Google’s New SERP Format—How Will It Affect You?
by Jenny Hatch • March 11, 2016
You may have noticed a change on Google’s Search Engine Result Pages (SERP)—Google now has 4 ads above the organic search results followed by 3 ads at the bottom of the page before the suggested searches.
Gone are the ads on the sidebar.
Google has been testing this new layout since December and it is rumored to have been rolled out across all high-intent commercial queries in February.
A Google spokesperson said, “This is designed for queries where people express a deep intention to buy where the layout is able to provide more relevant results for people searching and better performance for advertisers.”
We asked Disruptive’s pay-per click specialists what impact they foresee happening with this change. Here is how this change is expected to affect AdWords accounts:
Cost-Per-Click May Increase
Because there are only four ads at the top of the page, there will be increased competition for the top four positions. That increased competition will likely drive the cost per click up.
With the cost per click increase, Google will increase profits. So far, WordStream says that cost per clicks have not increased, though they also expect cost per clicks to increase.
These Changes May Require Marketing Diversification
If you didn’t have a high ranking ad position or were unhappy about your cost per click, now is a great time to expand to other marketing channels.
For example, you may want to consider trying Facebook. Facebook is a great way to advertise B2C services at a low cost per click.
Facebook ads can be hyper-targeted to specific users and can engage potential customers higher in the sales funnel. Our Facebook division would love to help you take your Facebook advertising to the next level.
Shopping Ads Will Get a Lift
Rather than showing one row of shopping ads as before, you will now see two rows of shopping ads in your search results. That’s four more shopping ads than you were previously seeing!
Now is a great time to enhance shopping campaigns to ensure you’re showing up and seeing the sales come in. Don’t know where to start with your shopping campaigns? Here are 5 things you need to know to get started.
Ad Extensions Will Be More Important
With ads taking up more real estate on search results pages, we expect that Google will increase the number of ad extensions shown with each ad.
So, if you aren’t already using ad extensions, add them to your account.
Ad extensions boost your quality score, provide potential customers with more information about you, and make it easier for them to see you. And, the more room you take up on the SERP, the higher the chance that your ad will be clicked on.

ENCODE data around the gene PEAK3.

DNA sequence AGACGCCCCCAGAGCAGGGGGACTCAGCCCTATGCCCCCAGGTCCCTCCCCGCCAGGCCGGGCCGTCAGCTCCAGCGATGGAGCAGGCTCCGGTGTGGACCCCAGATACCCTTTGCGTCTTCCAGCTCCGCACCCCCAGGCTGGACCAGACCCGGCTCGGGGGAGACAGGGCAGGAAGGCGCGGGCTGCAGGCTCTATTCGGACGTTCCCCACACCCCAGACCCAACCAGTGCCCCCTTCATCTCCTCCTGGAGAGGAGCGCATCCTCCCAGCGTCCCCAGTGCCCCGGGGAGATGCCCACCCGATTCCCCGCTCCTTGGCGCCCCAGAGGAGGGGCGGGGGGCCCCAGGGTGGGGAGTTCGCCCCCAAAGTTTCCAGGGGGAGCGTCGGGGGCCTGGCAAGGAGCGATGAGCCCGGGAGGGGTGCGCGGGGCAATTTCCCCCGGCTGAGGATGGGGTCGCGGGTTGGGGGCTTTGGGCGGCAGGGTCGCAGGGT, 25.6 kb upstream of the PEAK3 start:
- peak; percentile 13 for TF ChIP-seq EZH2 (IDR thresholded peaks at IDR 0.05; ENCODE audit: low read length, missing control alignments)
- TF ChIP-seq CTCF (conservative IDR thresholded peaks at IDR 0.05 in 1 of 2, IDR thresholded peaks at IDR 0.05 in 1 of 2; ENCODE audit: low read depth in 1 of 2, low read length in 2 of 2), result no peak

Quality Campaigns Have Little to Fear
If your campaigns are set up well with targeted keywords with high impression share, good ad copy and extensions, good ad position, and a great landing page experience, we anticipate not much changing.
If you were seeing good results before, you should continue to see good results. Disruptive’s best practices show that the top two positions have the best conversion rates. If you were in these positions before the change, you will continue to be there after the change as well.
Throughout the PPC online community, many people have weighed in with their expectations and what they are seeing with this new ad layout. Here are the top two takeaways:
It’s Not a Big Deal…No One Was Clicking on Sidebar Ads Anyways
Google data shows that fewer people clicked on right rail ads than Google was hoping.
Since those right rail ads weren’t bringing in the money, they have been done away with. Instead, Google saw more success with the mobile ad layout so they brought it to desktop to increase cross device searching synergy.
And the Winner Is…Position 3?
When Google announced this change, many thought that advertisers in position 4 would be the biggest winners, but WordStream found that position 3‘s click through rate doubled.
If you are in position 3, let us know in the comments if you’re seeing similar results or if WordStream was too quick to draw conclusions.
While its yet to be determined what the actual impact of the change in SERP layout is, we can tell that there are some clear winners and losers so far.
Advertisers in position 3, advertisers using shoppings ads, and advertisers with robust ad extensions are clear winners. Advertisers in low positions (5-11) or without well-built accounts are likely to be affected most by this change.
What changes do you expect to see or are currently seeing with this change? Let me know in the comments below!